Terms and Conditions: What are You Agreeing to?

We’ve all done it before, signed up for a website or downloaded an app with terms and conditions. “Do you agree?” You quickly hit agree without a second glance at the pages after pages of long terms and conditions. You just want to move on to creating your twitter account, and don’t really care about the the legal implications of that simple agreement.


Why would companies choose to make this agreement so hard to understand? The privacy policies are not only unnecessarily long, but also hard to read, small print in all caps. In fact. If you were to read every privacy policy of every website or app you use, it would take a whole month out of a year, non-stop reading. Even then, you most likely would not understand what the policy was saying.

Apple, who has a 56 page user agreement, knows for a fact people ignore their terms of service, and even hide messages in the print. One article of the iOS7 user agreement writes, “Oh you know what? This is page 46, nobody’s still reading this. I bet only about five people clicked to read the T&Cs in the first place-we might as well just say anything we like,” and, “We faked the moon landings. Did it in 2008, then brainwashed you all to believe it happened in 1969, just because we could.”

So what are the various End User License Agreements you agree to actually saying? By using Google Chrome, you give them the right to, “Reproduce, adapt, modify, translate, publish, publicly perform, publicly display and distribute any Content which you submit, post or display on or through, the Services,” meaning Google keeps a file of private information on you, and what you searches are. By selling this information to third parties, Google makes a huge profit off of the information you willingly gave up for free. For example, if you google, “How to lose weight?” you may be seeing way more weight loss advertisements on the internet than you previously did, because Google sells your searches to advertisers for thousands of dollars a year.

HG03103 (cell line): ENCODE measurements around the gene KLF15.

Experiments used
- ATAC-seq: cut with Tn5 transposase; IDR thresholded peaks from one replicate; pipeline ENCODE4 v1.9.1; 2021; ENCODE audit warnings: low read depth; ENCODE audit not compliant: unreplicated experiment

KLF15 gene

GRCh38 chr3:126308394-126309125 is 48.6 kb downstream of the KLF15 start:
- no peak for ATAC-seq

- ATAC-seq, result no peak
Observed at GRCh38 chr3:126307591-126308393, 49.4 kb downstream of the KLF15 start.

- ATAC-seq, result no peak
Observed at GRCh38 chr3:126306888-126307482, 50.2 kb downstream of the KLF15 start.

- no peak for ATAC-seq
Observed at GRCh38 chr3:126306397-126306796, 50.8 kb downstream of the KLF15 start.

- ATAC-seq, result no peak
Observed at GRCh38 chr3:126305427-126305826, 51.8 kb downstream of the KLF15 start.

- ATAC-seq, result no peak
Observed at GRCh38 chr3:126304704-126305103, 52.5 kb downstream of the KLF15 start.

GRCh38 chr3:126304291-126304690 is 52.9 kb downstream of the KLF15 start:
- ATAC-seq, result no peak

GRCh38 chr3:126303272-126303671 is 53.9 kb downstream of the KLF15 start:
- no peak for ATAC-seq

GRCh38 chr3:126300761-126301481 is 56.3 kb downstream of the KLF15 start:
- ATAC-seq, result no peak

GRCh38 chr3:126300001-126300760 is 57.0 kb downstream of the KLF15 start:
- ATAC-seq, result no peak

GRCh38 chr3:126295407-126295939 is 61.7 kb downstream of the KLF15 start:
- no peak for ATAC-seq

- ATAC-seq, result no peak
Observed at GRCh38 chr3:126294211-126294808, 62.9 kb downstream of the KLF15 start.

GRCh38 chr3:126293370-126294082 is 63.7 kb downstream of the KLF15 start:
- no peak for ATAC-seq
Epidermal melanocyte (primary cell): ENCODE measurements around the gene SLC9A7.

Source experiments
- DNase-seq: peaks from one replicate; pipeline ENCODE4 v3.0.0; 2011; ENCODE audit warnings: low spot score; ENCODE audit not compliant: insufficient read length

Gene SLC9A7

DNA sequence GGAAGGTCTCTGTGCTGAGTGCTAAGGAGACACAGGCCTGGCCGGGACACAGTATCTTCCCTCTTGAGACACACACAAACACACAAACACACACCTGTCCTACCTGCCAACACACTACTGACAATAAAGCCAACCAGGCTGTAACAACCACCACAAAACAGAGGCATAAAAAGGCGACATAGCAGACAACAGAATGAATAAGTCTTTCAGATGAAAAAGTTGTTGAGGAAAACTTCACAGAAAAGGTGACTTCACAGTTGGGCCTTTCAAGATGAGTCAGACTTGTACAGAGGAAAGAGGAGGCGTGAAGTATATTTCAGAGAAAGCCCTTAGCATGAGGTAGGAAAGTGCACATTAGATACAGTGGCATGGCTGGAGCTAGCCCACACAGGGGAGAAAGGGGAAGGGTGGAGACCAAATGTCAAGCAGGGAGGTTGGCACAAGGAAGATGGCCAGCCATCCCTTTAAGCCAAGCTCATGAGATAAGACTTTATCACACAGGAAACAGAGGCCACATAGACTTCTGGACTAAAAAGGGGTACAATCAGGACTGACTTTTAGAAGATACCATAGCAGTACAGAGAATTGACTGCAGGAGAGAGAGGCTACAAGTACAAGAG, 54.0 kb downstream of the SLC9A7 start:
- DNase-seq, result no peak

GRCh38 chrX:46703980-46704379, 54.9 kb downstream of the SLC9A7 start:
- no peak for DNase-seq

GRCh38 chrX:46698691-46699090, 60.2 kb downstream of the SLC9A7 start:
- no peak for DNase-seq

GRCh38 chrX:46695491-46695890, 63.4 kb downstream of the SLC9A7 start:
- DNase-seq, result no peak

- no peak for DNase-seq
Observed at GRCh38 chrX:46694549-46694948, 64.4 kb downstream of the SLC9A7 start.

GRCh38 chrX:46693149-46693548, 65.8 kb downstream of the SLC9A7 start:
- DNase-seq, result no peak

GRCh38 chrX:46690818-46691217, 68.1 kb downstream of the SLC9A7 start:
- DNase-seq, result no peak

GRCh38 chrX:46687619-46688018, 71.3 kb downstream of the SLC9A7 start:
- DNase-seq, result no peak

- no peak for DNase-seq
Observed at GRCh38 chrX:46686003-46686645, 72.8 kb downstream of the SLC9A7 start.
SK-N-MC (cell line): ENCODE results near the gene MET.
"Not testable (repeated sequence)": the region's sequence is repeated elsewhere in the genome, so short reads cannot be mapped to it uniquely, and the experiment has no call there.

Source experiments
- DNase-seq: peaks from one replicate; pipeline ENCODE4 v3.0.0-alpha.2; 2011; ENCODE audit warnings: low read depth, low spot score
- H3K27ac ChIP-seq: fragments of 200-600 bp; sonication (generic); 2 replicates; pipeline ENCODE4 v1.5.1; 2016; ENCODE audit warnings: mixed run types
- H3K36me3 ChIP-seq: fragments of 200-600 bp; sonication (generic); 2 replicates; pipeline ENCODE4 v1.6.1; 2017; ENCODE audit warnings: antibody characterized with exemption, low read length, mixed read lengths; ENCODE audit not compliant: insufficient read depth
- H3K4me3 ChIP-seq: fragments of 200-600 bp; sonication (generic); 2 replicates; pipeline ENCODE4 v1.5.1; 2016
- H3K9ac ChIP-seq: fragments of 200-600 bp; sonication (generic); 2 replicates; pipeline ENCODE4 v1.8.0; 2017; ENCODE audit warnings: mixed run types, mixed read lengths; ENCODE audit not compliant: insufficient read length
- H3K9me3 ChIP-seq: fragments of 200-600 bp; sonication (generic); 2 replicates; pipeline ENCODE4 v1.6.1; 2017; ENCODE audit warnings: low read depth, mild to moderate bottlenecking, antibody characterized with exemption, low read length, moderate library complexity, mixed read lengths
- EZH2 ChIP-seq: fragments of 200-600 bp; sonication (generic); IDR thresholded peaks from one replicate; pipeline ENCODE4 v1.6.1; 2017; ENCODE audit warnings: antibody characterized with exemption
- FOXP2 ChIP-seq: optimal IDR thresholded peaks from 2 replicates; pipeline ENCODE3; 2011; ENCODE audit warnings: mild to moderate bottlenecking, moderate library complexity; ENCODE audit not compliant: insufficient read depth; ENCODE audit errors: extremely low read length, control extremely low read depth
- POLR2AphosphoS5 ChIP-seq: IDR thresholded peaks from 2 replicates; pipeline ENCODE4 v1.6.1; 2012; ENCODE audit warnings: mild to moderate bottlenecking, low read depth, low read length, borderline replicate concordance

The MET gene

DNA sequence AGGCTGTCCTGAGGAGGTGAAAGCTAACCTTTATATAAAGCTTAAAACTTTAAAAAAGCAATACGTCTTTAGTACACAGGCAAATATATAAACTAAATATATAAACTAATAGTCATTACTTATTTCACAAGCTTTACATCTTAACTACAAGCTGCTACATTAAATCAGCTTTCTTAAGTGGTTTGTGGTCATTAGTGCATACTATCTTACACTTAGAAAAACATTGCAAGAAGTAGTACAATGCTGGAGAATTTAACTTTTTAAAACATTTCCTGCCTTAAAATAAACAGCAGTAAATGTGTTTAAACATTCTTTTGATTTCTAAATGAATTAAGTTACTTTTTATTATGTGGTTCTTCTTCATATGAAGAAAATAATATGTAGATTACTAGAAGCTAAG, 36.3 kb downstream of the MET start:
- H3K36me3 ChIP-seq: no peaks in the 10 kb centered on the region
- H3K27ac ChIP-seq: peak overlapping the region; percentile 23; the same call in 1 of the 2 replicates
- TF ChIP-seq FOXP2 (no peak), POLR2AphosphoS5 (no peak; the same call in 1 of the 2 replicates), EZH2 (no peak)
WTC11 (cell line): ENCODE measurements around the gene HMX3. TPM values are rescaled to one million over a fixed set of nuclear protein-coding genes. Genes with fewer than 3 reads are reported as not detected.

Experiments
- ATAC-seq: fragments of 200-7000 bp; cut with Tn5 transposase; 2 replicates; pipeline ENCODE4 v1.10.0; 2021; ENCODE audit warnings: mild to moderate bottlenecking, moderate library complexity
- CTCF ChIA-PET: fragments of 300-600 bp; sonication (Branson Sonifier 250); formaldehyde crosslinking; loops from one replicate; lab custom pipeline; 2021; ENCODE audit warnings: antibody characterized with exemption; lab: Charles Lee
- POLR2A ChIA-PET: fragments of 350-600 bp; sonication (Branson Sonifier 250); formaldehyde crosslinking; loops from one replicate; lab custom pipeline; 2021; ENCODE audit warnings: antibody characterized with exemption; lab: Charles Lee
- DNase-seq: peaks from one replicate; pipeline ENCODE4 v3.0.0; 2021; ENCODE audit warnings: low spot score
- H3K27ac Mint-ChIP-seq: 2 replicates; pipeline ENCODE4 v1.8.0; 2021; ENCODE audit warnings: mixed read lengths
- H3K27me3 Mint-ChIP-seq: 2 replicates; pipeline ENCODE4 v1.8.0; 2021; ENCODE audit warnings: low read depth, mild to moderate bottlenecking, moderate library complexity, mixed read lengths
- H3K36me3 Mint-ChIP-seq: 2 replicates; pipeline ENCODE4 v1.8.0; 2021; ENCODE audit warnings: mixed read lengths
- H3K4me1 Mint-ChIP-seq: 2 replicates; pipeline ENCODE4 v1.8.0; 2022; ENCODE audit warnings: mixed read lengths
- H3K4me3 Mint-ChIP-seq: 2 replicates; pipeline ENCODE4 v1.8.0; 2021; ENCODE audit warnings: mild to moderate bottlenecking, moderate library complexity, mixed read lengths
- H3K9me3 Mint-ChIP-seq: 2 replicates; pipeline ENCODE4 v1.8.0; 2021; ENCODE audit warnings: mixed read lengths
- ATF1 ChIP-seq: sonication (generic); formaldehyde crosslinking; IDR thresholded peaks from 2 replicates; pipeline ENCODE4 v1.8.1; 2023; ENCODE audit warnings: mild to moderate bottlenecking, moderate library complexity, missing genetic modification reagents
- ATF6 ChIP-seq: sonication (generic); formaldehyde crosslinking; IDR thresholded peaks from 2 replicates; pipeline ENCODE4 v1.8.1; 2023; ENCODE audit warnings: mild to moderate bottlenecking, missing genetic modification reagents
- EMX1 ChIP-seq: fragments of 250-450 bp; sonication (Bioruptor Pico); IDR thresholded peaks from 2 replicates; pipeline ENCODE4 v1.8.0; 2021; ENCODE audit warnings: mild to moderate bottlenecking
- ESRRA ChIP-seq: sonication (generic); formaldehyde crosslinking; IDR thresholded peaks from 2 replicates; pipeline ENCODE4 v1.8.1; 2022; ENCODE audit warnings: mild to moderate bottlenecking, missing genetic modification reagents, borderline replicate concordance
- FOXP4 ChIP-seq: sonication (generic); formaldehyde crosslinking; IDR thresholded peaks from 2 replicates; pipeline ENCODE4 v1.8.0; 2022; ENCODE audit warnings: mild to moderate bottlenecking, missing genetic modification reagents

Facebook works a similar way. By agreeing to their terms and condition, you also give Facebook the right to use your photos and videos anyway they may wish. A practice used by facebook is selling photos to advertisers who will advertise outside of the user’s location, and the user may never find out about it. You may be advertised as a, “Single mom in the Manhattan area,” and have absolutely no idea this was happening when Facebook sold your pictures without even asking.

One privacy condition that shocked the world was that of the Samsung Smart TV. Many owners of the, “smart,” television had absolutely no idea that by purchasing this object they had also agreed to let it record their living rooms and report potentially threatening information to the government. The TV records conversations and then potentially stores them on Samsung servers, oftentimes selling your conversations to advertisers. As a Samsung Tv owner feeling violated by this invasion of privacy, you cannot file lawsuit, because you agreed to it yourself, with the click of a mouse, or a signature of a pen.  

Snapchat’s user agreements do not give you the guarantee that snaps are always deleted of of their server. Some are saved into data folders, especially if they contain suspicious material. This is how three teens in Newtown CT were convicted of distribution of child pornogrpahy on January 26, 2016. The unidentified Newtown High students bought and sold nude photographs of other students and distributed them through apps such as Kik and Snapchat. Snapchat was able to recover some of these photos, which put the student into even deeper trouble than they had anticipated. Since the pictures had to travel to the snapchat database in Washington, the nude photographs had crossed multiple state borders and the case became a federal crime.

No matter how scary the consequences may be of agreeing to the EULA’s of various companies and applications, it won’t stop us. Many companies take advantage of the length of their terms to insert information people will not read anyway. It is, however, important to be informed about how much of your privacy could really be violated by something you undeniably hit, “agree,” to.